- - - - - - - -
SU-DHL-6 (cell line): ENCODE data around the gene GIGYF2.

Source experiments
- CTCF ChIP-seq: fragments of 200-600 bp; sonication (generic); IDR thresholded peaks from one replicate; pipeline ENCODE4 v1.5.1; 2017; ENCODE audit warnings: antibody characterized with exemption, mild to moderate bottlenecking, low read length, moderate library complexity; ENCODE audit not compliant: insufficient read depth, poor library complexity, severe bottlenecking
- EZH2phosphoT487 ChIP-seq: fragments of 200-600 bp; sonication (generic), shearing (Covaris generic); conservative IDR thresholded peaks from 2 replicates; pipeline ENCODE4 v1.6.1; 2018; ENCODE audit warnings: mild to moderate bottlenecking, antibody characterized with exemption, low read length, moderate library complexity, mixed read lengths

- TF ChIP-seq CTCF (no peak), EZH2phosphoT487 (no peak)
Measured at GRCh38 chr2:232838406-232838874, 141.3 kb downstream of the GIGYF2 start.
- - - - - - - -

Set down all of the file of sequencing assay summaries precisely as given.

SU-DHL-6 (cell line): ENCODE data around the gene GIGYF2.

Source experiments
- CTCF ChIP-seq: fragments of 200-600 bp; sonication (generic); IDR thresholded peaks from one replicate; pipeline ENCODE4 v1.5.1; 2017; ENCODE audit warnings: antibody characterized with exemption, mild to moderate bottlenecking, low read length, moderate library complexity; ENCODE audit not compliant: insufficient read depth, poor library complexity, severe bottlenecking
- EZH2phosphoT487 ChIP-seq: fragments of 200-600 bp; sonication (generic), shearing (Covaris generic); conservative IDR thresholded peaks from 2 replicates; pipeline ENCODE4 v1.6.1; 2018; ENCODE audit warnings: mild to moderate bottlenecking, antibody characterized with exemption, low read length, moderate library complexity, mixed read lengths

- TF ChIP-seq CTCF (no peak), EZH2phosphoT487 (no peak)
Measured at GRCh38 chr2:232838406-232838874, 141.3 kb downstream of the GIGYF2 start.